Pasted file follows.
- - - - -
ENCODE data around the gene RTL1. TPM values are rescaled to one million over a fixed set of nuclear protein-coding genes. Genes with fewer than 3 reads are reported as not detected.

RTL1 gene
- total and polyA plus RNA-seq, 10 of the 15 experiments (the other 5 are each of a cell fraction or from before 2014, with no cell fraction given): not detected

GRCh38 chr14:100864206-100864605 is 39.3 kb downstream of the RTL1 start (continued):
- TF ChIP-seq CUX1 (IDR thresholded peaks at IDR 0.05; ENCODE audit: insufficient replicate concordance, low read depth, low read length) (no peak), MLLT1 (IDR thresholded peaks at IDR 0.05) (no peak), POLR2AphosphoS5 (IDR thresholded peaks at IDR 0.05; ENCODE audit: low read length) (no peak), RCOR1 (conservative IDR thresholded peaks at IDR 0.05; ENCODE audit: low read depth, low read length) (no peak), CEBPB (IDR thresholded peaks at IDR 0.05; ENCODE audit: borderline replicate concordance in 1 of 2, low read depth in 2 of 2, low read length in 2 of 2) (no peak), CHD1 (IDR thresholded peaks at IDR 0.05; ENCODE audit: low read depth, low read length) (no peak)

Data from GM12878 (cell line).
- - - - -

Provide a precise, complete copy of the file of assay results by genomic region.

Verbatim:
ENCODE data around the gene RTL1. TPM values are rescaled to one million over a fixed set of nuclear protein-coding genes. Genes with fewer than 3 reads are reported as not detected.

RTL1 gene
- total and polyA plus RNA-seq, 10 of the 15 experiments (the other 5 are each of a cell fraction or from before 2014, with no cell fraction given): not detected

GRCh38 chr14:100864206-100864605 is 39.3 kb downstream of the RTL1 start (continued):
- TF ChIP-seq CUX1 (IDR thresholded peaks at IDR 0.05; ENCODE audit: insufficient replicate concordance, low read depth, low read length) (no peak), MLLT1 (IDR thresholded peaks at IDR 0.05) (no peak), POLR2AphosphoS5 (IDR thresholded peaks at IDR 0.05; ENCODE audit: low read length) (no peak), RCOR1 (conservative IDR thresholded peaks at IDR 0.05; ENCODE audit: low read depth, low read length) (no peak), CEBPB (IDR thresholded peaks at IDR 0.05; ENCODE audit: borderline replicate concordance in 1 of 2, low read depth in 2 of 2, low read length in 2 of 2) (no peak), CHD1 (IDR thresholded peaks at IDR 0.05; ENCODE audit: low read depth, low read length) (no peak)

Data from GM12878 (cell line).